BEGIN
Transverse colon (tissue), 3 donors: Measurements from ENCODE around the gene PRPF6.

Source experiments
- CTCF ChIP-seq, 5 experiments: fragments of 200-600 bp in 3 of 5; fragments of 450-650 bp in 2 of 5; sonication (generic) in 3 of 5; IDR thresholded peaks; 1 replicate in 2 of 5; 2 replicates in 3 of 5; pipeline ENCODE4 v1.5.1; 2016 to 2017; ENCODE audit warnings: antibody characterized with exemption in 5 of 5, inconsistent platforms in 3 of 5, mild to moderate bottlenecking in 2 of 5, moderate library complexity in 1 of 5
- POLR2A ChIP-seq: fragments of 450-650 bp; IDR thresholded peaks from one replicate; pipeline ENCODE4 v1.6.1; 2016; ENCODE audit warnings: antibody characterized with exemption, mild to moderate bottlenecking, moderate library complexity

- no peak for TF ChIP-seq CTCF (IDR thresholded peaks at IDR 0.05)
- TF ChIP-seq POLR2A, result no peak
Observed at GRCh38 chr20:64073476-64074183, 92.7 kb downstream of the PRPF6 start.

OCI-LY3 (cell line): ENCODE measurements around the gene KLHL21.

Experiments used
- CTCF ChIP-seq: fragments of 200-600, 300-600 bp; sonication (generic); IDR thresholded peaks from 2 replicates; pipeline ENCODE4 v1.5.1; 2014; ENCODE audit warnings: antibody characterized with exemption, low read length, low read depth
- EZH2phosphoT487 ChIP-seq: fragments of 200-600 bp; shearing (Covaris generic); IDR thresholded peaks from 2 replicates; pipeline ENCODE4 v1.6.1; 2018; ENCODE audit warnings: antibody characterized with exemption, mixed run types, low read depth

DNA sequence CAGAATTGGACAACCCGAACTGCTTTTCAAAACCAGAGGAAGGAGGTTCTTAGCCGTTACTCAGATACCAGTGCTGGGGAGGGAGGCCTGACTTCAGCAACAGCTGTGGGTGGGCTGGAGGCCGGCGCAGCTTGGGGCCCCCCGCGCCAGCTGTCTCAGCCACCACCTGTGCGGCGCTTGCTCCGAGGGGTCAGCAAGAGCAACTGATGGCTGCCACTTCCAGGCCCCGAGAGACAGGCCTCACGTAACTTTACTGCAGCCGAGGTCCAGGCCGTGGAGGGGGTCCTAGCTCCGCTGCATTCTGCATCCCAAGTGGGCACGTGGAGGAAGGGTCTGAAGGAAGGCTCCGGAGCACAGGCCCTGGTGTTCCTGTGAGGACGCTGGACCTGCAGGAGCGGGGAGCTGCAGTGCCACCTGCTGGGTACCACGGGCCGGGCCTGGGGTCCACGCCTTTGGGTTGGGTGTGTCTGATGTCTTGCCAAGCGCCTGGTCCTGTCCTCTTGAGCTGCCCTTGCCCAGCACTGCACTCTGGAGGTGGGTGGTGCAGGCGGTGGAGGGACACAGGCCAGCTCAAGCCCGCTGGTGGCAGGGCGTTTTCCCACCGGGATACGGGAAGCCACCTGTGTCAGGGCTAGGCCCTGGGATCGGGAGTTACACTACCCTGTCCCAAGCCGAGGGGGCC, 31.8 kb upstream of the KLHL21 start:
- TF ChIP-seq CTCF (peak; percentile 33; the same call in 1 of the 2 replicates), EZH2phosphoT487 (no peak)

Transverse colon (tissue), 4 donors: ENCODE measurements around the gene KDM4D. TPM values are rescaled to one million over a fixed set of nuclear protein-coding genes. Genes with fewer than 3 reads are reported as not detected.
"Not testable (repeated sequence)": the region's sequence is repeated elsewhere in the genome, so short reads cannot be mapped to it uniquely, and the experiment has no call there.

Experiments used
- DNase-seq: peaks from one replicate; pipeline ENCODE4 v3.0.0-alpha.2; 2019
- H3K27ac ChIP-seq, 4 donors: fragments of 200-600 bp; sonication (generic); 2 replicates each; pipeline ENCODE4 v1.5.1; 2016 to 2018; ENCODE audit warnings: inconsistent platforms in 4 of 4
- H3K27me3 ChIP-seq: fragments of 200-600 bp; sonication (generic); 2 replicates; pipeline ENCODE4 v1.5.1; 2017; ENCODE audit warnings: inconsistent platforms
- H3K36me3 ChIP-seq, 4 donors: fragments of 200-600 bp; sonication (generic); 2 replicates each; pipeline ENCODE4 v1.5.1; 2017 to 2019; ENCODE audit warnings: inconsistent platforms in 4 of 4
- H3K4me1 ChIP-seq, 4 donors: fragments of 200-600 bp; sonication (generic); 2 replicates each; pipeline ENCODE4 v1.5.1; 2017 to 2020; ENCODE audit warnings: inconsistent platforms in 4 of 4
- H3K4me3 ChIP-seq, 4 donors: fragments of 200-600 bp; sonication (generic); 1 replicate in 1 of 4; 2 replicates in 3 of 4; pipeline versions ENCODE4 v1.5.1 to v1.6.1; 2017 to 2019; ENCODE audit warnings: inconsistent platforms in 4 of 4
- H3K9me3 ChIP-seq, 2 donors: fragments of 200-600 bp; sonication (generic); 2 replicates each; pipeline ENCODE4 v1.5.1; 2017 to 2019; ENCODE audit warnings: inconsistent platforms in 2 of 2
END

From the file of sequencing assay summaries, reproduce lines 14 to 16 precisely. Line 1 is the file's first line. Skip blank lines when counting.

Transverse colon (tissue), 4 donors: ENCODE measurements around the gene KDM4D. TPM values are rescaled to one million over a fixed set of nuclear protein-coding genes. Genes with fewer than 3 reads are reported as not detected.
"Not testable (repeated sequence)": the region's sequence is repeated elsewhere in the genome, so short reads cannot be mapped to it uniquely, and the experiment has no call there.

Experiments used